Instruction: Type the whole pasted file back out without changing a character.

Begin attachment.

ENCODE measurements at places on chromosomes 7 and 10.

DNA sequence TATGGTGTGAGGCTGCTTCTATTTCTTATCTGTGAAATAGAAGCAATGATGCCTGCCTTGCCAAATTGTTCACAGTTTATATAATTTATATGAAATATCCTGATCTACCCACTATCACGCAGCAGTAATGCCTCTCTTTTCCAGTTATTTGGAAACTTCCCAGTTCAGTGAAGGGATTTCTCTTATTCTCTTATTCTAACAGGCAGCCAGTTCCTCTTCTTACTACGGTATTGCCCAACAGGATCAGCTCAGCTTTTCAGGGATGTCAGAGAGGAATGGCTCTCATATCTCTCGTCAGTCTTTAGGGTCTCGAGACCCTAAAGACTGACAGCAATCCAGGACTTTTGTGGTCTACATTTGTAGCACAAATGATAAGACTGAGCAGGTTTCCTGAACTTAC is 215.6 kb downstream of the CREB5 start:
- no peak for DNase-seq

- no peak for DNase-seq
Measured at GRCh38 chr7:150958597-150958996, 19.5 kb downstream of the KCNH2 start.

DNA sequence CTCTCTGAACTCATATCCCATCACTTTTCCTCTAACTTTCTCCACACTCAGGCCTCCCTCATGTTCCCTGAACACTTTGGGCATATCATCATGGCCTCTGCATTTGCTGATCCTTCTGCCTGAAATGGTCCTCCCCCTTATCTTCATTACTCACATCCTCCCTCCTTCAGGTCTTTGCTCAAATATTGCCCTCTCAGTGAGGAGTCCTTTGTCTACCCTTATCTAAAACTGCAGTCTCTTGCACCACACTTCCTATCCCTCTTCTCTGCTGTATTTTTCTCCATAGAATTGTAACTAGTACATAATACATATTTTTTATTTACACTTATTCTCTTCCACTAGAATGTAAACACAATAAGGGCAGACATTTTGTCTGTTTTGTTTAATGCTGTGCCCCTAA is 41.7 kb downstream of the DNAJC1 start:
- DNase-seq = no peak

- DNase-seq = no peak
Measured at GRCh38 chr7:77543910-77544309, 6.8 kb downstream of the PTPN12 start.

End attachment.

ENCODE measurements at places on chromosomes 7 and 10.

DNA sequence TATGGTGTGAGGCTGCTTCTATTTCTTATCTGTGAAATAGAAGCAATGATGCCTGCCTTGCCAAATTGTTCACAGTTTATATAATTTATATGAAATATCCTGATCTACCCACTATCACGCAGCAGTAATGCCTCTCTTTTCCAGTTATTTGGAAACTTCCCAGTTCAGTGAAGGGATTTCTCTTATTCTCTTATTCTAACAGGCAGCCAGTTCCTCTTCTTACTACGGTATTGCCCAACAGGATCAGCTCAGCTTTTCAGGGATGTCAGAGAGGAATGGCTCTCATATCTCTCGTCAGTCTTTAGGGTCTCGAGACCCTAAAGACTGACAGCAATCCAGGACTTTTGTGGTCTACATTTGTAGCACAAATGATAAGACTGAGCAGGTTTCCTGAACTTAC is 215.6 kb downstream of the CREB5 start:
- no peak for DNase-seq

- no peak for DNase-seq
Measured at GRCh38 chr7:150958597-150958996, 19.5 kb downstream of the KCNH2 start.

DNA sequence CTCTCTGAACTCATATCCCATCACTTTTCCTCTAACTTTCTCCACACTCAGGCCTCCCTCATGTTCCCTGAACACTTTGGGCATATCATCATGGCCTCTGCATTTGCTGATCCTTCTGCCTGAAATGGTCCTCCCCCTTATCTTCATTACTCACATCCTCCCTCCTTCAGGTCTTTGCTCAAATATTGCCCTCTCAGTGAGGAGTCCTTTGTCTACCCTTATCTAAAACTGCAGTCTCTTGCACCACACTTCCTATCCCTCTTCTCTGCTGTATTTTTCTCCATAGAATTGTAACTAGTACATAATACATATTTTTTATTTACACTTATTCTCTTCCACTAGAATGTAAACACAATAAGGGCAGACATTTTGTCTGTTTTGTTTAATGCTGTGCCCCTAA is 41.7 kb downstream of the DNAJC1 start:
- DNase-seq = no peak

- DNase-seq = no peak
Measured at GRCh38 chr7:77543910-77544309, 6.8 kb downstream of the PTPN12 start.